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Trump’s Generals and Our Militarized Foreign Policy

Gordon Adams sees [1] real problems in having at least two and possibly more ex-generals in key national security positions:

The fundamental bias — and a necessary bias — of trained officers is to create a military and to advise civilians about the contribution of that military to national security policy. It is a military mindset, a necessary part of their professional expertise, and borne of years of training and education. But it is not a balanced view of how the United States should engage the world. As such, the military paradigm is likely to be the dominant narrative, to the detriment of broader thinking about statecraft. That paradigm focuses on solutions to tactical and strategic problems but not on the nuances of managing intractable international issues.

U.S. foreign policy has already become overly militarized during the last fifteen years of warfare, and there is already a very strong bias in favor of (military) action in our policy debates, so it is fair to be concerned that putting former generals in major policymaking roles can only reinforce both. The problem is not that they will necessarily make the U.S. more likely to take military action in each instance, but that they will tend to view all crises and conflicts through the lens that they have been trained to use. The U.S. already gives short shrift to and spends comparatively little on non-military responses to problems overseas, and putting former generals in top positions makes it likely that this won’t change for the better. This is especially true when one of the former generals in question believes [2] that the U.S. is engaged [3] in a “global war” [4] that will last decades and another has a decades-long grudge [5] against another state.

Adams concludes:

Generals — even retired ones — should advise, not make policy. A successful national security policy depends on restoring the civil-military balance that has been lost in the lopsided approach of the last 15 years, one that has clearly failed to the detriment of U.S. security. Our civilian national security institutions need reinforcement to help restore that balance; but with two generals in place and a possible third to come, it is very late in the day to restore this important equity.

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6 Comments To "Trump’s Generals and Our Militarized Foreign Policy"

#1 Comment By Viriato On December 5, 2016 @ 10:10 am

I’m not sure I buy this. Generrals are usually more reluctant to use force than civilians, because generals know what it means to use force. Remember Madeline Albright’s infamous remark to Colin Powell: “What are we saying we have this great military for, General, if we can’t use it?”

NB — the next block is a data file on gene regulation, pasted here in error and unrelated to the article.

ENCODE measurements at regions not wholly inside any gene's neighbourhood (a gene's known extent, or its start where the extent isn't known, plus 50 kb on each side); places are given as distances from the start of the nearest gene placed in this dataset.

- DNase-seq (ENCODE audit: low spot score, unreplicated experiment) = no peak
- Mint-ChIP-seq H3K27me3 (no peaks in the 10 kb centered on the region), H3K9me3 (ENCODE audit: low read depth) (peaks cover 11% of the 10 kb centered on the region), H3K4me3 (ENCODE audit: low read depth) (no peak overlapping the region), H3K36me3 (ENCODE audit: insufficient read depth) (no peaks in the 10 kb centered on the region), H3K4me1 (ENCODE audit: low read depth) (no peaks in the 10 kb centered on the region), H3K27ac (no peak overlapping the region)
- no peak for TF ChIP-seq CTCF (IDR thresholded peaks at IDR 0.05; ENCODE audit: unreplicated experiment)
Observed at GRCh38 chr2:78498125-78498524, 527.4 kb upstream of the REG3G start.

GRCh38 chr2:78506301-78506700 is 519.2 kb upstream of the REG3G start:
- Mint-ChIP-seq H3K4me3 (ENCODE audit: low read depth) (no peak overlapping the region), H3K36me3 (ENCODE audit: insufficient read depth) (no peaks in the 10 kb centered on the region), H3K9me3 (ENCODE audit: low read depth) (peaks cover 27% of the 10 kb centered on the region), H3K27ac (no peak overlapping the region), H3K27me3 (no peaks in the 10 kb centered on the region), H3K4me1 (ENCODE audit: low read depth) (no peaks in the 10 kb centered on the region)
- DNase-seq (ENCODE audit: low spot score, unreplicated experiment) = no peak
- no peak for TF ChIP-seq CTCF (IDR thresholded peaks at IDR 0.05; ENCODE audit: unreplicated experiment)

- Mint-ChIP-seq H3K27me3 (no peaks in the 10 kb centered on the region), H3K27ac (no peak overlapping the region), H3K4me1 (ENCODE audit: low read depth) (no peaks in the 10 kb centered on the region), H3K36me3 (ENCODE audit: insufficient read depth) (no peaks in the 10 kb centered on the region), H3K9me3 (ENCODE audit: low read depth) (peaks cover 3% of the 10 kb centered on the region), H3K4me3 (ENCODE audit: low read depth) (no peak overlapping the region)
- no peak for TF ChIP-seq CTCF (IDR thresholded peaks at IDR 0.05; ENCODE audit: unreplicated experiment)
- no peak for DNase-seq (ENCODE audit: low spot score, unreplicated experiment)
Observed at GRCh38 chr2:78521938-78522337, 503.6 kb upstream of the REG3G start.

#2 Comment By KXB On December 5, 2016 @ 10:56 am

Generals may be reluctant to use force, but they are also reluctant to cut losses and leave, even when evidence suggests that more military investment will not yield positive outcomes. The US military still believes it is contributing to stability in Afghanistan.

#3 Comment By Captain P On December 5, 2016 @ 11:01 am

The “national security establishment” that’s been getting us embroiled in Iraq, Syria, Libya, and Yemen has been overwhelmingly civilian. It’s well-known that almost none of Cheney’s neocon cabal had any military experience, and the same was true with Hillary’s crew that ran most of Obama’s foreign policy. Having a strong anti-interventionist civilian team to run Trump’s foreign policy would be ideal, but failing that, I think Mattis is the next best option. He’ll have the credibility and guts to shore up Trump’s skepticism towards getting involved in “humanitarian intervention” or “democracy promotion” in the Middle East when The Blob comes in with their moralistic lectures.

#4 Comment By Uncle Billy On December 5, 2016 @ 11:10 am

The “Warrior Monk” may be more reluctant to commit to the use of force than civilian officials, given that he has seen close up what happens when there is violence. That being said, once we are committed, he may be more inclined to escalate to resolve the issue in question.

“Be polite, be professional, but have a plan to kill everyone you meet.” Avoid conflict if at all possible. Do not look for trouble. But if we are unfortunate enough to be in a conflict, then resolve it by any means necessary.

#5 Comment By Awaiting Transfer On December 5, 2016 @ 11:54 am

Mattis has actually testified before Congress in favor of full funding of the US’s diplomatic apparatus:

“If you don’t fund the State Department fully, then I need to buy more ammunition ultimately. So I think it’s a cost benefit ratio. The more that we put into the State Department’s diplomacy, hopefully the less we have to put into a military budget as we deal with the outcome of an apparent American withdrawal from the international scene.”

#6 Comment By rayray On December 5, 2016 @ 12:11 pm

I think it’s well put that the military brass needs to do two things, keep the funding flowing to the military, which is justified by winning conflicts.

So there has to be SOME conflict, the military needs to justify the breathtaking expense of keeping itself alive…but it doesn’t want to engage in conflicts that look like no win situations, and thus reduce prestige.

thus the Colin Powell principle of going in with overwhelming force; racking up a quick win on the board, and getting out before anyone realizes that was probably a stupid idea in the first place…

…since the vast majority of all our overseas conflict is fairly stupid.